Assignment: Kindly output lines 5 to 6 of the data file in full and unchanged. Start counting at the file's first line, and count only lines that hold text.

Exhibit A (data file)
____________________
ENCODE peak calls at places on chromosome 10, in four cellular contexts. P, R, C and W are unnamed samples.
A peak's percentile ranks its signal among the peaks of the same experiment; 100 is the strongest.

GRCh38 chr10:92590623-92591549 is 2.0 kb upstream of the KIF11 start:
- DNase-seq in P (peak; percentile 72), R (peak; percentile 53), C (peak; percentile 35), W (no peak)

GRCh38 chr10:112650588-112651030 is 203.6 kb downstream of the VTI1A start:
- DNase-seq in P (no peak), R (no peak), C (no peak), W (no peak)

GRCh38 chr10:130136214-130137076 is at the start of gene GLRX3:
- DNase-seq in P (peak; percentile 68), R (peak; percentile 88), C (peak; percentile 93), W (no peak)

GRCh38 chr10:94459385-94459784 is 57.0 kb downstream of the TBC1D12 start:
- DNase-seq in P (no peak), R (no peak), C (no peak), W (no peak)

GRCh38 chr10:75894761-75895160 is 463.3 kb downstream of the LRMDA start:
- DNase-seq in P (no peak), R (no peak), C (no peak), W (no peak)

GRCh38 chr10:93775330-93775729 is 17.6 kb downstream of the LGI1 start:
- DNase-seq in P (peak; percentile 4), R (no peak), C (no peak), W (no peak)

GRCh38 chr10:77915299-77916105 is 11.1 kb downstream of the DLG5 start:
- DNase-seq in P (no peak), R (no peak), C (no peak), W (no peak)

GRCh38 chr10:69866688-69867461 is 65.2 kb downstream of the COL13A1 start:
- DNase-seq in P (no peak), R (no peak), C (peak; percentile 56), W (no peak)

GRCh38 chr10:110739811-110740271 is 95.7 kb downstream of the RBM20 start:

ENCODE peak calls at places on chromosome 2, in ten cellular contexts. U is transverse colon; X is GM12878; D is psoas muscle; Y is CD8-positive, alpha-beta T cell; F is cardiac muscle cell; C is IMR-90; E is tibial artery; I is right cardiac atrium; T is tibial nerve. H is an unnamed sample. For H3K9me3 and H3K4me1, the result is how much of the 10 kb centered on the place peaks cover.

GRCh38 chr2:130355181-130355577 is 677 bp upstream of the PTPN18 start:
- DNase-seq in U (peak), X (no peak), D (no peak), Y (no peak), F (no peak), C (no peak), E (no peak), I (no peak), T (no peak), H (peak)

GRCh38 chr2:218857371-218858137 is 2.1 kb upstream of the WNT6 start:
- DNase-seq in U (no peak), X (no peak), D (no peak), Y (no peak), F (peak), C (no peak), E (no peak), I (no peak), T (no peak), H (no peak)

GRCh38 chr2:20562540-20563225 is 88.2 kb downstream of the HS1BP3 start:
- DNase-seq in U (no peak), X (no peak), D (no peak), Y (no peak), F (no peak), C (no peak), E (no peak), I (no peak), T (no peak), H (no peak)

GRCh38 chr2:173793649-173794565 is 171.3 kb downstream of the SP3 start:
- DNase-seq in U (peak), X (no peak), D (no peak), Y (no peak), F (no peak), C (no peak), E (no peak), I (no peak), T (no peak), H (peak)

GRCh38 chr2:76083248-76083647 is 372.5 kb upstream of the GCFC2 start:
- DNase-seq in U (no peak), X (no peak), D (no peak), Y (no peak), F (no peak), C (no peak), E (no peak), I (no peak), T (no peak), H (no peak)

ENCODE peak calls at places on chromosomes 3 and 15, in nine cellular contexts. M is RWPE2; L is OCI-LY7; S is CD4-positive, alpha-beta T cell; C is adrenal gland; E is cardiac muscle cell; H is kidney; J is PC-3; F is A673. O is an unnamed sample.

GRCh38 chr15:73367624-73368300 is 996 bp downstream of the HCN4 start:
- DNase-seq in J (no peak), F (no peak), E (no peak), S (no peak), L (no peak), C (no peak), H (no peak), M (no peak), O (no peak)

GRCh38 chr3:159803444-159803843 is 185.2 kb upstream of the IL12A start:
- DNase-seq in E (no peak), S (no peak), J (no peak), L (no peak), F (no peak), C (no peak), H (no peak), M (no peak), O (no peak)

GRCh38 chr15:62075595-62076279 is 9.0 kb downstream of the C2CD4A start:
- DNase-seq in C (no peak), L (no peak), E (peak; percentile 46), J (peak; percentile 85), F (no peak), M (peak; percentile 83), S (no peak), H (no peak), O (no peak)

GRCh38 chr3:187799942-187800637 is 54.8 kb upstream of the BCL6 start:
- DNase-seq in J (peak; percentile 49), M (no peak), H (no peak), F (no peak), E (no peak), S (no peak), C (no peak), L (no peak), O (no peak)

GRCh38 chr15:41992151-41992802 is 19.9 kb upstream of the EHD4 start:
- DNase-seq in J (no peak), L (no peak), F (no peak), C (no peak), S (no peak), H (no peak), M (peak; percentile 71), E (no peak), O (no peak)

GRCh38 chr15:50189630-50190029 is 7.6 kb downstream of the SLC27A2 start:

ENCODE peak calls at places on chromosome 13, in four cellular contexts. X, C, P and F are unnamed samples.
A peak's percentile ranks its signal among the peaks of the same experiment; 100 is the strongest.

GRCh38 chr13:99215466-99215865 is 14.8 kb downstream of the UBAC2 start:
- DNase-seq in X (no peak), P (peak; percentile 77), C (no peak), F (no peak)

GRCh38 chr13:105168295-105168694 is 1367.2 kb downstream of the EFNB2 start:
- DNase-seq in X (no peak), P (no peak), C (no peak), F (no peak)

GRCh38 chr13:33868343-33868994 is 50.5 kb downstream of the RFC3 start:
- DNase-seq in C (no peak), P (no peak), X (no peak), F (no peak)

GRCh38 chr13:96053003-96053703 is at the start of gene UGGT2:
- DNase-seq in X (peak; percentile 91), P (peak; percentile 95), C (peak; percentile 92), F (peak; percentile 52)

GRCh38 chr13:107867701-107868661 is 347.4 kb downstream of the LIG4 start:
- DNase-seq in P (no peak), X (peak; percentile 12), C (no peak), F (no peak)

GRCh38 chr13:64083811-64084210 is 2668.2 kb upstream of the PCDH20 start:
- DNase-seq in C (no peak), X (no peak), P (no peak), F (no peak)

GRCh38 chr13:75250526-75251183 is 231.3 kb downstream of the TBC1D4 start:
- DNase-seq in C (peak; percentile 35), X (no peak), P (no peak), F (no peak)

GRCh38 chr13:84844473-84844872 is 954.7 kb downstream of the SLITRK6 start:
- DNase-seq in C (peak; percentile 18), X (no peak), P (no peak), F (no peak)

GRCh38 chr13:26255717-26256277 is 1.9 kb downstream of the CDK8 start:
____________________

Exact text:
GRCh38 chr10:112650588-112651030 is 203.6 kb downstream of the VTI1A start:
- DNase-seq in P (no peak), R (no peak), C (no peak), W (no peak)